Decades ago, TV commercials for Geritol cautioned viewers about “iron-poor, tired blood,” helping to create a misconception that if you feel worn-out and fatigued, you could reverse it by taking an iron supplement.
However, if your body’s iron supply is not truly depleted, taking a lot of extra iron may not solve the problem and, in fact, could cause new problems, like gastrointestinal discomfort, constipation and impeded ability to absorb some medications.
In older adults, fatigue is not usually due to a lack of iron. “Most of it has to do with deconditioning, side-effects of certain medications or lack of overall fitness,” says Richard M. Dupee, MD, a primary care physician and geriatrician at Tufts Medical Center. “Reconditioning improves not just the overall feeling of well-being, but it also improves also your overall health.”
Iron and Anemia: Blood cells need iron to make hemoglobin, the molecule that ferries oxygen through the blood. If you don’t have enough iron in your system, your red blood cell count will be low.
In the general population, certain groups are at risk of iron deficiency and the more severe anemia caused by low intakes or excessive loss—mainly of concern in adolescent and premenopausal women.
Anemia also becomes more prevalent with aging. Based on data from a large national health survey, about 10% of American men and women age 65 and older may have anemia. It has a variety of causes, including conditions such as gastrointestinal bleeding, impaired ability to absorb iron, and inadequate intakes of other nutrients such as folic acid and vitamin B12.
However, Dupee says, the most common cause in older people is an impaired capacity of bone marrow to make enough red cells. In that case, you may have plenty of iron but just can’t use it effectively.
Another cause of anemia in older adults is inflammation associated with chronic diseases such as rheumatoid arthritis, inflammatory bowel disease, and some blood cancers. This persistent inflammation interferes with the absorption of iron in the gut.
“You have to treat the inflammation and then the anemia gets better,” Dupee says. “So, the solution in these cases is obviously not an iron supplement.”
In about 15% of cases of anemia in seniors, the condition stems from iron deficiency, although the problem rarely arises from inadequate dietary intake. That’s thanks to the many foods fortified with iron and the general availability of naturally iron-rich food.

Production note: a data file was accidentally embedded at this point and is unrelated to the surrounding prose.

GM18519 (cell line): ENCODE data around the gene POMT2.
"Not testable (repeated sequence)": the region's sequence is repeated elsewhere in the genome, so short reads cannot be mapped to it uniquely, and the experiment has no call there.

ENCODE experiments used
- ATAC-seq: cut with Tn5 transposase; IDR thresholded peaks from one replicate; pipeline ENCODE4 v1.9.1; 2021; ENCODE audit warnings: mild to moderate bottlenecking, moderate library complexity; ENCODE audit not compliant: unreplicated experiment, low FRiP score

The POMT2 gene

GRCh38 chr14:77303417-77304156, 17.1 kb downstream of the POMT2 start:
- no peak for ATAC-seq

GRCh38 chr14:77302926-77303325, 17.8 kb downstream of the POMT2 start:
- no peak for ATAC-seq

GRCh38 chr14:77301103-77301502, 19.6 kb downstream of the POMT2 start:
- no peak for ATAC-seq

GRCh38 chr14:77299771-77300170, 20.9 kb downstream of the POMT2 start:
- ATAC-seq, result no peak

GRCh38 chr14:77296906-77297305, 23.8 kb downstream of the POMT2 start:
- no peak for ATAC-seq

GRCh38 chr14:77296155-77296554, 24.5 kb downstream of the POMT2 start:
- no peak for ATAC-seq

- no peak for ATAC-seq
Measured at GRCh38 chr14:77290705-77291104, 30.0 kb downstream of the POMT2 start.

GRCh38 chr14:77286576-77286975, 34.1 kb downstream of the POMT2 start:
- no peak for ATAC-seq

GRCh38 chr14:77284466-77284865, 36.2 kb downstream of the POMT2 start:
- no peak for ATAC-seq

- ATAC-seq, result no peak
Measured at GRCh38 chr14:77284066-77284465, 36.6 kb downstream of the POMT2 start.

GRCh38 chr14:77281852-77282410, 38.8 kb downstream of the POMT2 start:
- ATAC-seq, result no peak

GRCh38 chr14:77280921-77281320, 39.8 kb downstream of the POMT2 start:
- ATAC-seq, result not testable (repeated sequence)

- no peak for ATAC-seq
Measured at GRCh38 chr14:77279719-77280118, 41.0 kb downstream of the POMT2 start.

“If it’s true iron deficiency, then this person’s got a problem that needs attention,” Dupee says.
Getting Enough Iron: The National Academy of Sciences’ Recommended Dietary Allowance for iron in generally healthy adult men and postmenopausal women is 8 milligrams (mg) per day from food and/or supplements. Women of childbearing age have higher requirements—18 mg per day for women age 19 to 50.
Animal foods are the best sources ofthe type of iron that the body absorbs most readily, called heme iron. Foods rich in heme iron include lean red meat, beef and chicken liver, dark meat poultry andseafood.
But you don’t need to start eating meat just to get iron, especially if you take a daily multivitamin. “A lot of people don’t eat red meat anymore but we have not seen an increase in iron deficiency as a result of it,” Dupee says.
People who eat little or no meat can obtain sufficient iron from grain products, which are enriched in iron, and plant foods, such as leafy greens and beans, although they may need to eat relatively more of these sources to compensate for the decreased absorption of non-heme iron.
Exercise, Not Iron: If you feel fatigued, Dupee recommends working with your doctor to find the root cause, rather than immediately turning to iron supplements. A healthy overall dietary pattern provides ample iron.
“In cases of fatigue, there is sometimes an underlying depression in older adults, but primarily it’s because they’re not getting enough exercise, although be sure to talk with your doctor about your medications,” Dupee says.